Whole Foods Market co-chief executive John Mackey, known for his outspoken style, says business in the US is “under attack.”
Speaking at a Greater Boston Chamber of Commerce breakfast Thursday, Mackey said businesses are often unfairly maligned.
“The latest Gallup poll shows big business enjoys only a 19 percent approval rating,” he told an audience at the Seaport World Trade Center. “Yet business is fundamentally good and has created more value in the world than any other institution.”
Mackey, 59, is on a national tour to promote his first book, “Conscious Capitalism: Liberating the Heroic Spirit of Business.” He was joined by his co-author Raj Sisodia, a professor of marketing at Bentley University in Waltham and the co-founder of the nonprofit Conscious Capitalism Institute.
The book makes a case for the “inherent good of capitalism,” and pushes for a new age of leadership and higher purpose in the business world.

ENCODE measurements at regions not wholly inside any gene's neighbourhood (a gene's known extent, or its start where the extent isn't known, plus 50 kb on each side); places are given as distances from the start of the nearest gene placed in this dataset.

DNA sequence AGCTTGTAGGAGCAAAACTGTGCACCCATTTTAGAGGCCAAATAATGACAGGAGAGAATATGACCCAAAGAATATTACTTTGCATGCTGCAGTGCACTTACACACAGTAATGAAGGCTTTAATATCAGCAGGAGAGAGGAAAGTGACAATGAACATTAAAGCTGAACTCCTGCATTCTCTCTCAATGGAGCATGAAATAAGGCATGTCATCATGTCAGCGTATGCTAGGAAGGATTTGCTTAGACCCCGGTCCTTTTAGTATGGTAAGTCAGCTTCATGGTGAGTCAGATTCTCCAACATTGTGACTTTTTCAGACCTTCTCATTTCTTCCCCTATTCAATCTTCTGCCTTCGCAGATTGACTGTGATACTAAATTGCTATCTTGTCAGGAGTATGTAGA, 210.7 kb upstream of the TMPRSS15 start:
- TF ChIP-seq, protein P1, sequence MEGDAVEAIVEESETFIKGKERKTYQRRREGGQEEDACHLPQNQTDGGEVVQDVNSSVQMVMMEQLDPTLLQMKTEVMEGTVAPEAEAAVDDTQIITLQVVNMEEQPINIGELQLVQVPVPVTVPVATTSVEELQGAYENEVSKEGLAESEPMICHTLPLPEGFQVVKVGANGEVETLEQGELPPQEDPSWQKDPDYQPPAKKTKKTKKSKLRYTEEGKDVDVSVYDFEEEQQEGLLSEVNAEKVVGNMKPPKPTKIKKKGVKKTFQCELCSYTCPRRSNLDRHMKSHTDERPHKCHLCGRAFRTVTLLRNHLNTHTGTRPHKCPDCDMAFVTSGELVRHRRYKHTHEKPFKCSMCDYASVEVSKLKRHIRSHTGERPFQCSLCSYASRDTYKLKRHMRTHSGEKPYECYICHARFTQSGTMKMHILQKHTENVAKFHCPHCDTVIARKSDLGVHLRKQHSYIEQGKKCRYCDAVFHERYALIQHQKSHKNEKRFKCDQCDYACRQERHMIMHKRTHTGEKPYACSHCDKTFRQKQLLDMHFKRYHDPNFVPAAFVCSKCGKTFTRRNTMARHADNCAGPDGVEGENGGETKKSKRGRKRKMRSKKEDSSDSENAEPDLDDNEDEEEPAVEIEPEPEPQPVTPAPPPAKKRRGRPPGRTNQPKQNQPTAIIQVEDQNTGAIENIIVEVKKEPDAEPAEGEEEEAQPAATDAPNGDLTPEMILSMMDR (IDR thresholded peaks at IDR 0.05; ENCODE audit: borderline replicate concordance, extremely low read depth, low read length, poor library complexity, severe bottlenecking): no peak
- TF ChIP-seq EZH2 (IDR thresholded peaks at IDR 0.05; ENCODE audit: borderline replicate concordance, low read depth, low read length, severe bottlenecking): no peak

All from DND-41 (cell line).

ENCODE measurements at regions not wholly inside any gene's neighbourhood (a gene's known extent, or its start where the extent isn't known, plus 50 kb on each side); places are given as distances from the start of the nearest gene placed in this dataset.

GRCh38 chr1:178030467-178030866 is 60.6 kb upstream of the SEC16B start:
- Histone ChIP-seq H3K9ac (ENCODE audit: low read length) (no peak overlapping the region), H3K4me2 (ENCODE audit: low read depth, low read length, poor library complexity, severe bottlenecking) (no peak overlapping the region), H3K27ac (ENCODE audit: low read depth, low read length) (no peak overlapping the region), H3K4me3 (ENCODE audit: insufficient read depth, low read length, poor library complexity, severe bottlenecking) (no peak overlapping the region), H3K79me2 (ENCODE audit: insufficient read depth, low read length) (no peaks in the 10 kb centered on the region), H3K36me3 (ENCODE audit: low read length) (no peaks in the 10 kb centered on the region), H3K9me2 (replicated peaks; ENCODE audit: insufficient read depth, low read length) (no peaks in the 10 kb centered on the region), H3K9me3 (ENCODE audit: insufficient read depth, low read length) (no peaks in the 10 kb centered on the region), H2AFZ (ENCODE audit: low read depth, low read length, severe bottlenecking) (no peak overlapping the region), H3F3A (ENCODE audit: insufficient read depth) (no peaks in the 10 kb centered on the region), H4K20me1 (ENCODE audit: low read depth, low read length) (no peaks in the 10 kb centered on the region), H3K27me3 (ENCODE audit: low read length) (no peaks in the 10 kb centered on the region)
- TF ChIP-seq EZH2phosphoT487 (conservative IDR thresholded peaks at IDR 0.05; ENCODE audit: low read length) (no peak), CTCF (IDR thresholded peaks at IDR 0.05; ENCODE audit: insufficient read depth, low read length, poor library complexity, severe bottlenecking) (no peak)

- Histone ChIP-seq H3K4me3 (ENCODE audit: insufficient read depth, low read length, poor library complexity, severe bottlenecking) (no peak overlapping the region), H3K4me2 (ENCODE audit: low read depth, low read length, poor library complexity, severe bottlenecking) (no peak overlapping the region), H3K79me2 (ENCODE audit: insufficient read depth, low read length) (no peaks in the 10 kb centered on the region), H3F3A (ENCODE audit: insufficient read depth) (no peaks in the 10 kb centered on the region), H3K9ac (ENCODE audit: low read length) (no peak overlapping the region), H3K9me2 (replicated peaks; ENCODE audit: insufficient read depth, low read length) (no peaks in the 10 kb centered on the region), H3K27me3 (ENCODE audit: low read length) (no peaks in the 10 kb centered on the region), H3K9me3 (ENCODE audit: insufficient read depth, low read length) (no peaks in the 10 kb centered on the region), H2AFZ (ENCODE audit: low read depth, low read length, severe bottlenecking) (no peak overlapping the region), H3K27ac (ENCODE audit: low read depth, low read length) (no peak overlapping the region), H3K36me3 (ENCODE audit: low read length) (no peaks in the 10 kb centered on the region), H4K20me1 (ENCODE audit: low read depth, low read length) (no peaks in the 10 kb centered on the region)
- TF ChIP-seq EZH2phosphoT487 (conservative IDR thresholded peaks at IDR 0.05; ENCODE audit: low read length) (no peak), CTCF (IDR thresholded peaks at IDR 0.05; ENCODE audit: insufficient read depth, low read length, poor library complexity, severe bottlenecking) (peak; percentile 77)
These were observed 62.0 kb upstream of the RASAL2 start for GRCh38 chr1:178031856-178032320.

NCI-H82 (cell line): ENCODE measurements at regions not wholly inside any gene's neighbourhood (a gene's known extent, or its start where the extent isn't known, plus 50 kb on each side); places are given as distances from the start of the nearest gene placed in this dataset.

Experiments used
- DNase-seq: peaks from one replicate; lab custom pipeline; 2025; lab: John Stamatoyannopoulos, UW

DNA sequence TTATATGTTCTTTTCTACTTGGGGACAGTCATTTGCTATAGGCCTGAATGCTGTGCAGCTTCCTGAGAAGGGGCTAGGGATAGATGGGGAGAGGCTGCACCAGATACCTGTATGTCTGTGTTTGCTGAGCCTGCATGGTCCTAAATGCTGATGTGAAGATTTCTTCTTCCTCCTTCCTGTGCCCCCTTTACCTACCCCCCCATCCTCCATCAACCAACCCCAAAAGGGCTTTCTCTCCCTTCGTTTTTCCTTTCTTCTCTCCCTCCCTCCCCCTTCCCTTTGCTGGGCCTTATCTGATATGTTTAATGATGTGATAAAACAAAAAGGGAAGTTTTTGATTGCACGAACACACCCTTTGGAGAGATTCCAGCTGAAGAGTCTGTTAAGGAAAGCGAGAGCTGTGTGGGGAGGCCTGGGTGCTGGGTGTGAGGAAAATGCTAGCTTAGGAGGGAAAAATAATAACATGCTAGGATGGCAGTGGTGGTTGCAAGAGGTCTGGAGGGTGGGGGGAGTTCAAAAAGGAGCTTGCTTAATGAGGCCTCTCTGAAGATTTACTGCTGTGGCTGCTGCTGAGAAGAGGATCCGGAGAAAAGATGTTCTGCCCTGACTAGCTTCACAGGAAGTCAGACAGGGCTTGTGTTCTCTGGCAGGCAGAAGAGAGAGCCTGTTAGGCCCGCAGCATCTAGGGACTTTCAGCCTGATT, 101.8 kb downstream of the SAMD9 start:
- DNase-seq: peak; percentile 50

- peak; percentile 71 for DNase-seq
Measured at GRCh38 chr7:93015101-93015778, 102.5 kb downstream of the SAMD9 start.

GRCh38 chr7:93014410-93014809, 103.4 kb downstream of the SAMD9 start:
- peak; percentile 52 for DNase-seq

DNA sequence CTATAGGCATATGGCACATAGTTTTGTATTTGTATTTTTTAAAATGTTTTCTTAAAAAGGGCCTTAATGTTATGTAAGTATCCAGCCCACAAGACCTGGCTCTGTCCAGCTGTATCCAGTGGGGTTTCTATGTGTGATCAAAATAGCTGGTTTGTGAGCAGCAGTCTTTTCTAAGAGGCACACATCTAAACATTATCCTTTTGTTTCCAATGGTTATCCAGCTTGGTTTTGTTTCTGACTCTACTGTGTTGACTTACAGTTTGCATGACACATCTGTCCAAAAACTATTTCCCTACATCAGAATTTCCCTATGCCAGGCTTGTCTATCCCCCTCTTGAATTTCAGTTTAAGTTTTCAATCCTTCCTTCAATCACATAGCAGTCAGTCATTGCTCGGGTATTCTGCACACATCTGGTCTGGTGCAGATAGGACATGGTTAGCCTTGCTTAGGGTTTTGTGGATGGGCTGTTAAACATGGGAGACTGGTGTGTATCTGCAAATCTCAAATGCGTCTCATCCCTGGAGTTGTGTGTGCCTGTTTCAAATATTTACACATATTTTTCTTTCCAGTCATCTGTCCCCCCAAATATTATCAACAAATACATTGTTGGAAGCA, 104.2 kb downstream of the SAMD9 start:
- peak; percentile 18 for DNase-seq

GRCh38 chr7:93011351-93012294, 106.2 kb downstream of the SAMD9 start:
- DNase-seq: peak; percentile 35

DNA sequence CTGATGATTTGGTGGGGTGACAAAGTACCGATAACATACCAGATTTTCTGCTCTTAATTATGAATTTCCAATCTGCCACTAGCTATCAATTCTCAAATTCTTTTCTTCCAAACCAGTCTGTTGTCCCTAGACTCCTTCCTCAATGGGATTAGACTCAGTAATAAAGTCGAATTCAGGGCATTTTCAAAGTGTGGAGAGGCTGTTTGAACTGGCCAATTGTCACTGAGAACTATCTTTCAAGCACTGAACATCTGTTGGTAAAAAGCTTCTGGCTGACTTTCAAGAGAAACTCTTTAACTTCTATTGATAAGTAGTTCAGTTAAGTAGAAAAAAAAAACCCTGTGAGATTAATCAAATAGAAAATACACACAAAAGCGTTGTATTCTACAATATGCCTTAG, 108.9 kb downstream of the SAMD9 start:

“If we allow it, I have no doubt capitalism will wipe out poverty and illiteracy,” Mackey said. “Humanity has been lifted up by business and yet it has been completely hijacked by its enemies who create a narrative that business is selfish, and greedy, and exploitative.”
For its most recent fiscal year, Texas-based Whole Foods Market Inc. reported that sales rose 16 percent to $11.7 billion.
Whole Foods operates roughly 350 stores, including 21 in Massachusetts, the chain said in a press release.
In November, Whole Foods bought leases for six Johnnie’s Foodmaster grocery locations, with plans to remodel the stores and reopen them as Whole Foods some time later this year, probably in the fall. Those locations are in Arlington, Brookline, Charlestown, Melrose, South Weymouth, and Somerville.
Whole Foods is also looking to open two more Massachusetts locations at some point this year, one in Lynnfield, the other in Hyannis.